BOSTON (AP) — Chris Beard did it to Purdue again. The Texas Tech coach knocked the Boilermakers out of the NCAA Tournament for the second time in three years, this time leading the third-seeded Red Raiders to a 78-65 victory to advance past the Sweet 16 for the first time in the basketball program's 93-year history.
BOSTON (AP) — Chris Beard did it to Purdue again.
The Texas Tech coach knocked the Boilermakers out of the NCAA Tournament for the second time in three years, this time leading the third-seeded Red Raiders to a 78-65 victory to advance past the Sweet 16 for the first time in the basketball program's 93-year history.
"We just made the — what's it called? The Great Eight?" Beard asked his players at the postgame news conference.
"Elite," guard Keenan Evans corrected him.
"The Elite Eight our second year together," said Beard, who was with Arkansas-Little Rock when it beat Purdue in the first round of the 2016 NCAA tournament. "Why shouldn't we? We've got a great university. We play in the best league in college basketball. We've got really great players. We're blessed to be here, but I think we've earned the right to be here."
Evans had 12 of his 16 points in the second half, when Texas Tech scored 11 in a row to pull away. The Red Raiders (27-9) will play on Sunday for a spot in the Final Four against No. 1 seed Villanova, which advanced earlier Friday night with a 90-78 victory over West Virginia.
"They've been the No. 1 team the whole season and are great all-around," Evans said. "They have a great point guard and great bigs that can shoot the ball, so we will just have to get back in the film room and study up on them and get some rest."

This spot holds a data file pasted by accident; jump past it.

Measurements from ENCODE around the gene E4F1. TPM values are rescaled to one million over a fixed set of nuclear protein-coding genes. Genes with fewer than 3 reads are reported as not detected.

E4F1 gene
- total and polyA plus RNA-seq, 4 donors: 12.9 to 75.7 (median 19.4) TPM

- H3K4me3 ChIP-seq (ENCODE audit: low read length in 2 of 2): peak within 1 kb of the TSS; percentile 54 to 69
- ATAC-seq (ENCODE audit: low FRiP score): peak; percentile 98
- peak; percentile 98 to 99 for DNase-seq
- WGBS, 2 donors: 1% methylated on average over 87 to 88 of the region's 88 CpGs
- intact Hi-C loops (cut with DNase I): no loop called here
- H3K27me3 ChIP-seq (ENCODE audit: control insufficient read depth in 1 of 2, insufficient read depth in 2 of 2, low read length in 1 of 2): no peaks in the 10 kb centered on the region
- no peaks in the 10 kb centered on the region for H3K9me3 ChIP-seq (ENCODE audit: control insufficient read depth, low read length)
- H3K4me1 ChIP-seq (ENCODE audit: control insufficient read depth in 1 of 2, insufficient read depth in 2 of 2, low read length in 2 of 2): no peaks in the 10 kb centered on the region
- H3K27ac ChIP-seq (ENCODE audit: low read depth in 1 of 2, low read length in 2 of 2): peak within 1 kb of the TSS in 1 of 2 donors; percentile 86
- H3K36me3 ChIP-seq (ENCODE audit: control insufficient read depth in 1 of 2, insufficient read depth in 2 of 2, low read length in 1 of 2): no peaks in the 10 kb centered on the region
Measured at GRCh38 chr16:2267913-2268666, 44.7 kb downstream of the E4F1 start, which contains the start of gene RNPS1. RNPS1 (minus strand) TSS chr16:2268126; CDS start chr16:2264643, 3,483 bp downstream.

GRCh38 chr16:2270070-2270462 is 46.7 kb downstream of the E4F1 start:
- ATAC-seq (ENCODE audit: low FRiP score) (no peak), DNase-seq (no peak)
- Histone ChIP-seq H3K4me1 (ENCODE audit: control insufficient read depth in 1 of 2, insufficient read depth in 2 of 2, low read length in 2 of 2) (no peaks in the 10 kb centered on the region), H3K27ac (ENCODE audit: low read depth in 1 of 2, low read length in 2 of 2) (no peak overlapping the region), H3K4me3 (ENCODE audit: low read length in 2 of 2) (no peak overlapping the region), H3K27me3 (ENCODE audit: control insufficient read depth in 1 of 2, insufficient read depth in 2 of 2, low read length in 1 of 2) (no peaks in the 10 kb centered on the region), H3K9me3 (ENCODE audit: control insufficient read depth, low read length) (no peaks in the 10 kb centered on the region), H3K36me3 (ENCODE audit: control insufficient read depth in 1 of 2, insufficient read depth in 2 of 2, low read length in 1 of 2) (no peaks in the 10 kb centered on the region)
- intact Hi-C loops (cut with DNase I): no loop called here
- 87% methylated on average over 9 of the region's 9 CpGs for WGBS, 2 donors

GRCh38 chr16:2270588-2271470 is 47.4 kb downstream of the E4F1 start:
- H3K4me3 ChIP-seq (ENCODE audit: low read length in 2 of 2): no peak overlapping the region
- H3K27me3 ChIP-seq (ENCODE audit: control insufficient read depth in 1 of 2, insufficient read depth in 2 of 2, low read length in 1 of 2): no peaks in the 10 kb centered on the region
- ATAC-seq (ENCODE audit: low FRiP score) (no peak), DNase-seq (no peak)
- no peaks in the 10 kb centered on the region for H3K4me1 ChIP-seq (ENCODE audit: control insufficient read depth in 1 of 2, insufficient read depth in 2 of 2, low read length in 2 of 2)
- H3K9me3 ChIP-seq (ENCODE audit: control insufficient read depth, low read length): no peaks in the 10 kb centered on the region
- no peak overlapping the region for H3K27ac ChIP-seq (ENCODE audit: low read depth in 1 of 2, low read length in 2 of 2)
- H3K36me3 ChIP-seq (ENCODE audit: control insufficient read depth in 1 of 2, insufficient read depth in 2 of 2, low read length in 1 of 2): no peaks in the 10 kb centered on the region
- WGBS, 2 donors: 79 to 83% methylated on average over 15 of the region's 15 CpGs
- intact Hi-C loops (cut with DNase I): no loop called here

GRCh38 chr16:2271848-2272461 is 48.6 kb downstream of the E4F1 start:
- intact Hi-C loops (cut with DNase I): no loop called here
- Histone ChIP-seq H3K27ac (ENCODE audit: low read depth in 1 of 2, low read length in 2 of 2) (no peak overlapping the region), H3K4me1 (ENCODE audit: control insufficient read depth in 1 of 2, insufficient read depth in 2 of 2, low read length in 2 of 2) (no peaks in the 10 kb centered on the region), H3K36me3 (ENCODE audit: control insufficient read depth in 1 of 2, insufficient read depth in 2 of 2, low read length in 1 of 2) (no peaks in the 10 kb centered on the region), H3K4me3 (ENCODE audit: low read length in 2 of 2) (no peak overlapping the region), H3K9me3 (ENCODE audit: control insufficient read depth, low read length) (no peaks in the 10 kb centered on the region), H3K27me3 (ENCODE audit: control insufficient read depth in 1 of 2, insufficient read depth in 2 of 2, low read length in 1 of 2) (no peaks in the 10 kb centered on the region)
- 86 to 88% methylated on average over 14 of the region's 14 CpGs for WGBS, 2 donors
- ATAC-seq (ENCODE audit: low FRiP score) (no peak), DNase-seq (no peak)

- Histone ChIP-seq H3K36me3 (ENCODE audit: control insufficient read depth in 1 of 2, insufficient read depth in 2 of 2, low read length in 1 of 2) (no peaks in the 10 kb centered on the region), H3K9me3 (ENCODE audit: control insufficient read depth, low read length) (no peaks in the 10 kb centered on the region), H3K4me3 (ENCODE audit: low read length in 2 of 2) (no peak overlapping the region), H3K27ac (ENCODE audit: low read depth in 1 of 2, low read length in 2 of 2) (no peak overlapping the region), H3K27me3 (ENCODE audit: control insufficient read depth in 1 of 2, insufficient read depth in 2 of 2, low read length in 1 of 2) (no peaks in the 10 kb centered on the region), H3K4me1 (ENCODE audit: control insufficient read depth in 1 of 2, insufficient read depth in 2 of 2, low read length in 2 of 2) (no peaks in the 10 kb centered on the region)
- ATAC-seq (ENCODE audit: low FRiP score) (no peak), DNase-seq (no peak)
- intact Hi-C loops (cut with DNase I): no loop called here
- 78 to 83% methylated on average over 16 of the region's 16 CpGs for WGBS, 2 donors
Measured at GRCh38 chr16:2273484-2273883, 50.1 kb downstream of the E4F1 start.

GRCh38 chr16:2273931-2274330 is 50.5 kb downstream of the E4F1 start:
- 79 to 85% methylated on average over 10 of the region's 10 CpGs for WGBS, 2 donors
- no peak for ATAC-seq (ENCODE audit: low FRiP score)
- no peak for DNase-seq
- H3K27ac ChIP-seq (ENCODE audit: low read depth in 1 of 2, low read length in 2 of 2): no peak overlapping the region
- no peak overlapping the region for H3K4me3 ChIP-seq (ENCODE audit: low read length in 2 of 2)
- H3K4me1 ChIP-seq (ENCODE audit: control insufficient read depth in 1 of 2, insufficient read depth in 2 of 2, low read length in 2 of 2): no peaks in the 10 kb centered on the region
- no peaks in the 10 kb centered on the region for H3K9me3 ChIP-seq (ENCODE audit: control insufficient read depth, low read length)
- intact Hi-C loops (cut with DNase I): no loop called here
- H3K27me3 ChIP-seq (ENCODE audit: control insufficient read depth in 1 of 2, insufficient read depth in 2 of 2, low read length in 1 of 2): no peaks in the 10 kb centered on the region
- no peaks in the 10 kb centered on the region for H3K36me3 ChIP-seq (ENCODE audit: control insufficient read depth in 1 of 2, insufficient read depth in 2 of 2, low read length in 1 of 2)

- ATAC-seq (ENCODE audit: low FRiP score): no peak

Beard is in his second year in Lubbock after leaving Little Rock, which he left shortly after leading the Trojans to a double overtime upset over fifth-seeded Purdue two years ago. This one wasn't close, thanks to a 52 percent second-half shooting percentage and a 34-30 rebounding edge.
"Completely different game, different teams," Beard said, noting that four Red Raiders scored in double figures and another had nine points. "It's our formula. It's not a secret."
Second-seeded Purdue (30-7) was hoping to join Villanova in the Elite Eight, getting 30 points from Carsen Edwards and 12 points and 13 rebounds from Vincent Edwards.
But Beard was in their way again.
"We really played in spurts today, just really never got that consistency," Boilermakers coach Matt Painter said. "They're a very talented team, very athletic team, very well-coached, good defensive team, and they obviously got the best of us today."
Texas Tech trailed for most of the first before scoring the last 10 points of the half to turn a five-point deficit into a 30-25 lead. The Red Raiders led 58-55 with 5:44 left when Evans hit two free throws and then a three pointer to start an 11-0 run that put the game away.
"I guess we can use it (as motivation), this feeling here," Carsen Edwards said. "To have this feeling here, you learn from it to not have it again."
Purdue center Isaac Haas, the team's No. 2 scorer and rebounder, could only be a cheerleader — and a one-armed cheerleader, at that. After breaking his right elbow in the first-round game against Cal State-Fullerton, he tried to convince Painter he could play; the Purdue engineering department even pitched in, designing a special brace for his right arm.
But Haas remained on the bench, replaced by Matt Haarms, a redshirt freshman who at 7-foot-3 measures an inch taller but at 40 pounds lighter is hardly the force under the basket of that his senior teammate has been.
Haarms finished with four points and three rebounds.
"I hate to see great players not be able to play late in the season," Beard said. "So we feel for Purdue not being full-strength."
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